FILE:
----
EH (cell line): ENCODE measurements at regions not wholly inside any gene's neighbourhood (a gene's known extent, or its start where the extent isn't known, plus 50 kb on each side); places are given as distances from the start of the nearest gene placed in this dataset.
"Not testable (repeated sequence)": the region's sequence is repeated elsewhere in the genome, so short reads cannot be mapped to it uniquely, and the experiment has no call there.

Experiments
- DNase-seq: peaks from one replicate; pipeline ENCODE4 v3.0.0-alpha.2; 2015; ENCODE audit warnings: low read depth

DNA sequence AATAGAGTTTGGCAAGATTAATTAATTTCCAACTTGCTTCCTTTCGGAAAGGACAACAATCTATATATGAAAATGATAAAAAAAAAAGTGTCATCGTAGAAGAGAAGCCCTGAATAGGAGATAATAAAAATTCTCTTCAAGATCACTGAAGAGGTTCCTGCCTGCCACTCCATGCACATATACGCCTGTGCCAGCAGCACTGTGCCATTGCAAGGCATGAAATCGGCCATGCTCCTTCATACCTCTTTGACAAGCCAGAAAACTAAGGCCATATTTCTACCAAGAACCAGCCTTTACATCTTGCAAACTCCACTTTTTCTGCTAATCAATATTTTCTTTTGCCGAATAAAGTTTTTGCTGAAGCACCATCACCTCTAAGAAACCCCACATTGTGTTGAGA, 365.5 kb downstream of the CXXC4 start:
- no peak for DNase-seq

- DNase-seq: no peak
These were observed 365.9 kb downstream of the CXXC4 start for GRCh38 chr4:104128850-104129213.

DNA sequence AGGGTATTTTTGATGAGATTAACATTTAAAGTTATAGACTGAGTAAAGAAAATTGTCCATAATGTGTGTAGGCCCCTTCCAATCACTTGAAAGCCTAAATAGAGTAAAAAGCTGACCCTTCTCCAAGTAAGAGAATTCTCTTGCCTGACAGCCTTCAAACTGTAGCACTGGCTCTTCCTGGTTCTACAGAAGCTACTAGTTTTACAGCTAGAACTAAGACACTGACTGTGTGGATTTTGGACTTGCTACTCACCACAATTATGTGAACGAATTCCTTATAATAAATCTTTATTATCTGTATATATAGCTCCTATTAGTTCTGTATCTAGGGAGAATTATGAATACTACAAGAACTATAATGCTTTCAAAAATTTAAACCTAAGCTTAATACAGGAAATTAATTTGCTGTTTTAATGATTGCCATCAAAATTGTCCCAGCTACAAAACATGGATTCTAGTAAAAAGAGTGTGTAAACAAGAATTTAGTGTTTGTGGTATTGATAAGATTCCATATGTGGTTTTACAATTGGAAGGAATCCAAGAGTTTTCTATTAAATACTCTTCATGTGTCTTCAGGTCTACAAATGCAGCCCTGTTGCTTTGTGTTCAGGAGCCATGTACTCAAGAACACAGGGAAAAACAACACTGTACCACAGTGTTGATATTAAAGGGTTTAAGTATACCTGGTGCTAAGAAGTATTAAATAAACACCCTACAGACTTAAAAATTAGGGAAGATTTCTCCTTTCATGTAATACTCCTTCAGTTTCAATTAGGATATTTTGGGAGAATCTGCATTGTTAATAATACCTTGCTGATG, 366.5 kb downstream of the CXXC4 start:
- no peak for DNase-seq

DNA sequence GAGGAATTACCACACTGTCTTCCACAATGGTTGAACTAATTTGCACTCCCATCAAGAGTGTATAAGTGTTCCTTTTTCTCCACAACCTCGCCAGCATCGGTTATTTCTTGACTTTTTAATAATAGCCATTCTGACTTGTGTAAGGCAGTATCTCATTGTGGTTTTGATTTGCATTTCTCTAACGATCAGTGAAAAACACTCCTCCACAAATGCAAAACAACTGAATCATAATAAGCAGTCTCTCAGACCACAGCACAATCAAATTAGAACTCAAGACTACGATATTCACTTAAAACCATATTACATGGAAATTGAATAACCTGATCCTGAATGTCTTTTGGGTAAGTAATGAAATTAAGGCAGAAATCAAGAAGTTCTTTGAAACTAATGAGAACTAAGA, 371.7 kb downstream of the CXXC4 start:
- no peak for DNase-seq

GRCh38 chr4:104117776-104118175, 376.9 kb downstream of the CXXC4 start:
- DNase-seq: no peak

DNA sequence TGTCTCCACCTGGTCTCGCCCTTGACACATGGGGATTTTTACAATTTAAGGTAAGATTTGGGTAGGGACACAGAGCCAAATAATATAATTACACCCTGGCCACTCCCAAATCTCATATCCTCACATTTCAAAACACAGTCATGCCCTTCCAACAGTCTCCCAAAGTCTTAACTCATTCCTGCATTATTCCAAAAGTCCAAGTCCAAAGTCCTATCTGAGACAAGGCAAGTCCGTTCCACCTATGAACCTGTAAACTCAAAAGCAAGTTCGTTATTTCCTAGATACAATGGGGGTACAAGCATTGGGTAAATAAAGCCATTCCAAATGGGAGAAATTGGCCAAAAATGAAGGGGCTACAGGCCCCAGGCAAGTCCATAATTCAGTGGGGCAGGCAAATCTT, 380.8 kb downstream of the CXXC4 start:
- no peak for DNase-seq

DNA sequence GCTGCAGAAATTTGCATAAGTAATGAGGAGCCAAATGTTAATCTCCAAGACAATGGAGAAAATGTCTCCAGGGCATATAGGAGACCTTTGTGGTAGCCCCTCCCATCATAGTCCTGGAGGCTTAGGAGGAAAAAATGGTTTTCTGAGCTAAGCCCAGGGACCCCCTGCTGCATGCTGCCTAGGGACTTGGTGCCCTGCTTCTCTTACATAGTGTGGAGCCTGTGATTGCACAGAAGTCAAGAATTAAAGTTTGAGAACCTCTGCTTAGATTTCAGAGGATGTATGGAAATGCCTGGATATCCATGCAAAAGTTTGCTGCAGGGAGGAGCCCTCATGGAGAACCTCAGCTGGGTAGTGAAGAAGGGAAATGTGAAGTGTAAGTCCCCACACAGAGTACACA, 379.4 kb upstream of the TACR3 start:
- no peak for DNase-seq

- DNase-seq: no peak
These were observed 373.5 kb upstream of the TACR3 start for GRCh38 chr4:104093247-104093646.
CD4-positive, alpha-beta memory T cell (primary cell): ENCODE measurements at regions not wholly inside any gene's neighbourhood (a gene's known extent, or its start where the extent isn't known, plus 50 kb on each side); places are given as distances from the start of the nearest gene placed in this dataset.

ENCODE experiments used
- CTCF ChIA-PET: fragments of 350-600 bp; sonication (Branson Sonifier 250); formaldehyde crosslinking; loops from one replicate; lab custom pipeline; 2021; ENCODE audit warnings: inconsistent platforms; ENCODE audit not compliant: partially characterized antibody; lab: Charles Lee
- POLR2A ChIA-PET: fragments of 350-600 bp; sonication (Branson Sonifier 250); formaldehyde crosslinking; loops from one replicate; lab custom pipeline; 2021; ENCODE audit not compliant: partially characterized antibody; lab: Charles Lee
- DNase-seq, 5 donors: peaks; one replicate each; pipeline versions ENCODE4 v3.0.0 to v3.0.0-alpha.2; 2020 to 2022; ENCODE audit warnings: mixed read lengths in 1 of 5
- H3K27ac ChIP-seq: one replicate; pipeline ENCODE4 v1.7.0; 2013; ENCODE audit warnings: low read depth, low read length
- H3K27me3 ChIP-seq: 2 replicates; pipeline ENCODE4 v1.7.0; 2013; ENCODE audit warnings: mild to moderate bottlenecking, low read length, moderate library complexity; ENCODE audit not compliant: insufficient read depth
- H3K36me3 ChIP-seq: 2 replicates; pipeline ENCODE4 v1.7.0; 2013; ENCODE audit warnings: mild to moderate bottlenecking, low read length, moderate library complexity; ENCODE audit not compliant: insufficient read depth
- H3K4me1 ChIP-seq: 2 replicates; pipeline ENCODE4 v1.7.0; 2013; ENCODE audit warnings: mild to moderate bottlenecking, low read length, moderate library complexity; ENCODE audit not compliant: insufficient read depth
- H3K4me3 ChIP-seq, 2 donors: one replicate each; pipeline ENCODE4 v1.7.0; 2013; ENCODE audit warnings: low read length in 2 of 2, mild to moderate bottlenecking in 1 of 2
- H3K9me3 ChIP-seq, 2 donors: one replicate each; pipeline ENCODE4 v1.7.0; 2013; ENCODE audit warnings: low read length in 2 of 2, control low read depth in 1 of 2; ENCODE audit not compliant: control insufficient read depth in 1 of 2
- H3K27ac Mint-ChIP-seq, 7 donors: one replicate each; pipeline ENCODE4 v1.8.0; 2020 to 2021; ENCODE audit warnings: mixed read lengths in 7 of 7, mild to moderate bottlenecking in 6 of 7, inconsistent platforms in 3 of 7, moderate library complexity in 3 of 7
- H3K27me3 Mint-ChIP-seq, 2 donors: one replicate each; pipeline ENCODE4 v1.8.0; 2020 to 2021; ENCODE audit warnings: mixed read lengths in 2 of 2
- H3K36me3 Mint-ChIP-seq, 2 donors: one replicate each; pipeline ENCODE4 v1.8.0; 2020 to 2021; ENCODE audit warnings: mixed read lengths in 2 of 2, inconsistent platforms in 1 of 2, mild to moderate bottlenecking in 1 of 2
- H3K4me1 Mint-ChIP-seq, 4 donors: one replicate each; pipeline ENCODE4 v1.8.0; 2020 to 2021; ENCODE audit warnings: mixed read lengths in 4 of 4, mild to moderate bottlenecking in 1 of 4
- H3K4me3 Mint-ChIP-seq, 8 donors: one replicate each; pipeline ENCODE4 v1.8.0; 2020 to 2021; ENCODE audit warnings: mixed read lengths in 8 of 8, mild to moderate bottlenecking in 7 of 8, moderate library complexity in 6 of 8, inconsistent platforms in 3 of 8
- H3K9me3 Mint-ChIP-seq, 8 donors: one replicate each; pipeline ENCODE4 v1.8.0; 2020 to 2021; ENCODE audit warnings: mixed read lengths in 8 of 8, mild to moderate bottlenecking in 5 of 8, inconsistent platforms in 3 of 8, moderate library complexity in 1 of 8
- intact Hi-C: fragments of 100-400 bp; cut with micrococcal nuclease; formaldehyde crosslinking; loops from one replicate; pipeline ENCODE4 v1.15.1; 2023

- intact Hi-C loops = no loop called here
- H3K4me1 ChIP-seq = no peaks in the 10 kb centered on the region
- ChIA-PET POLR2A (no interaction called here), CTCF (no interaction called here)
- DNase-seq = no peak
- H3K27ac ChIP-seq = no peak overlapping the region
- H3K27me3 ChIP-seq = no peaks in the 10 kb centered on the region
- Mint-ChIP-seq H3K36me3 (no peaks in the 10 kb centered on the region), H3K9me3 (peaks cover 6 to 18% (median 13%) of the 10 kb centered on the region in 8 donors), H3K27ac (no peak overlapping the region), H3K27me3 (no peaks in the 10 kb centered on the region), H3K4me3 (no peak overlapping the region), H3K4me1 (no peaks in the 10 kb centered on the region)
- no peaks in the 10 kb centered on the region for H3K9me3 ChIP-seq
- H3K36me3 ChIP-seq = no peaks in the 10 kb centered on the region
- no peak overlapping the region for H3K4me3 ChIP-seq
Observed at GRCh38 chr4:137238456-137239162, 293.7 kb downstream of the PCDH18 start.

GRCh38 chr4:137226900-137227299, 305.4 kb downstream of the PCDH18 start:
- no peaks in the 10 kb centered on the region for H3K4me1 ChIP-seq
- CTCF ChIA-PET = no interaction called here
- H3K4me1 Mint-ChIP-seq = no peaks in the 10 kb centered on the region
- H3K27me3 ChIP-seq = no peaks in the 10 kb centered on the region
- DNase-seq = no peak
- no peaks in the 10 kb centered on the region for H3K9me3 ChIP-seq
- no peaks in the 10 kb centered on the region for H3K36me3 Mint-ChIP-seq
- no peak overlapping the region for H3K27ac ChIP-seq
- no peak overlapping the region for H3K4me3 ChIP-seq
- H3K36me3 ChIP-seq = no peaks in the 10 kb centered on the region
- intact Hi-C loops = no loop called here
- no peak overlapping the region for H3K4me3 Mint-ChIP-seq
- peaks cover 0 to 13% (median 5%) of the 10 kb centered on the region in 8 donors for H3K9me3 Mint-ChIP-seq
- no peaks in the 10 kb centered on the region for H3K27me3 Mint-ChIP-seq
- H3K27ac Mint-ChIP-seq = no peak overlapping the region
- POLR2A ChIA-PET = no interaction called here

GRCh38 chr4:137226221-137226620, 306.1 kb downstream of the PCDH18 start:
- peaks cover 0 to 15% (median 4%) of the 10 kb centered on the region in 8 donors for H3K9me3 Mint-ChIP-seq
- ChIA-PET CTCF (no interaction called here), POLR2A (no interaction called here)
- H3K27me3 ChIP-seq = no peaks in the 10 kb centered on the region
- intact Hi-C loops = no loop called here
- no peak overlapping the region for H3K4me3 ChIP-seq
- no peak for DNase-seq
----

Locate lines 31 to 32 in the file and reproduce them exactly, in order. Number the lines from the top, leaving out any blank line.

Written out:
- H3K9me3 ChIP-seq, 2 donors: one replicate each; pipeline ENCODE4 v1.7.0; 2013; ENCODE audit warnings: low read length in 2 of 2, control low read depth in 1 of 2; ENCODE audit not compliant: control insufficient read depth in 1 of 2
- H3K27ac Mint-ChIP-seq, 7 donors: one replicate each; pipeline ENCODE4 v1.8.0; 2020 to 2021; ENCODE audit warnings: mixed read lengths in 7 of 7, mild to moderate bottlenecking in 6 of 7, inconsistent platforms in 3 of 7, moderate library complexity in 3 of 7